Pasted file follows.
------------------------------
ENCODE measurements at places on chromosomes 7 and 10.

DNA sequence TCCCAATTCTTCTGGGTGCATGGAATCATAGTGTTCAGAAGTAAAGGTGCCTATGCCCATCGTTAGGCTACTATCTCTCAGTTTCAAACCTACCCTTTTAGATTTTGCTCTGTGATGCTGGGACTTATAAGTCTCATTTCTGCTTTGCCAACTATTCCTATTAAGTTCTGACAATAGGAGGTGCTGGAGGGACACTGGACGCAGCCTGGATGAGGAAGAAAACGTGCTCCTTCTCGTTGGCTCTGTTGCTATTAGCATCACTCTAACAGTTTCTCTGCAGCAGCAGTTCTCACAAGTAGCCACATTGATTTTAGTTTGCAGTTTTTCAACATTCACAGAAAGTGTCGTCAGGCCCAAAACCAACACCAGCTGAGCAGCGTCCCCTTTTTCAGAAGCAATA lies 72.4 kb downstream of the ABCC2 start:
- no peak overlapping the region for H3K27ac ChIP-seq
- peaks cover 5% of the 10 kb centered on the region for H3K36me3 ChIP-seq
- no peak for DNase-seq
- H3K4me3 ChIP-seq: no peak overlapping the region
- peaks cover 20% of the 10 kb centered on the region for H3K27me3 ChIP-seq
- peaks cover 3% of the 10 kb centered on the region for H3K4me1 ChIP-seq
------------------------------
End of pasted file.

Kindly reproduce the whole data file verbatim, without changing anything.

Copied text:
ENCODE measurements at places on chromosomes 7 and 10.

DNA sequence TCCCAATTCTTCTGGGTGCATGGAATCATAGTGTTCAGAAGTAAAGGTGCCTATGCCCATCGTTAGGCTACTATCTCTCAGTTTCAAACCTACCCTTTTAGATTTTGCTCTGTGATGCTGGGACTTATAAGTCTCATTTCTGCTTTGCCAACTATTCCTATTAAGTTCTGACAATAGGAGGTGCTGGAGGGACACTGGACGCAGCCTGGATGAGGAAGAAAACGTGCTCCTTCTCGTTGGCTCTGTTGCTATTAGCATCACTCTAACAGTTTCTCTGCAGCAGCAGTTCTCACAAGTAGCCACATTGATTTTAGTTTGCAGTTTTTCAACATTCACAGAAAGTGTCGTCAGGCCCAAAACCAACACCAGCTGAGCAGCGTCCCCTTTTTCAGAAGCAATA lies 72.4 kb downstream of the ABCC2 start:
- no peak overlapping the region for H3K27ac ChIP-seq
- peaks cover 5% of the 10 kb centered on the region for H3K36me3 ChIP-seq
- no peak for DNase-seq
- H3K4me3 ChIP-seq: no peak overlapping the region
- peaks cover 20% of the 10 kb centered on the region for H3K27me3 ChIP-seq
- peaks cover 3% of the 10 kb centered on the region for H3K4me1 ChIP-seq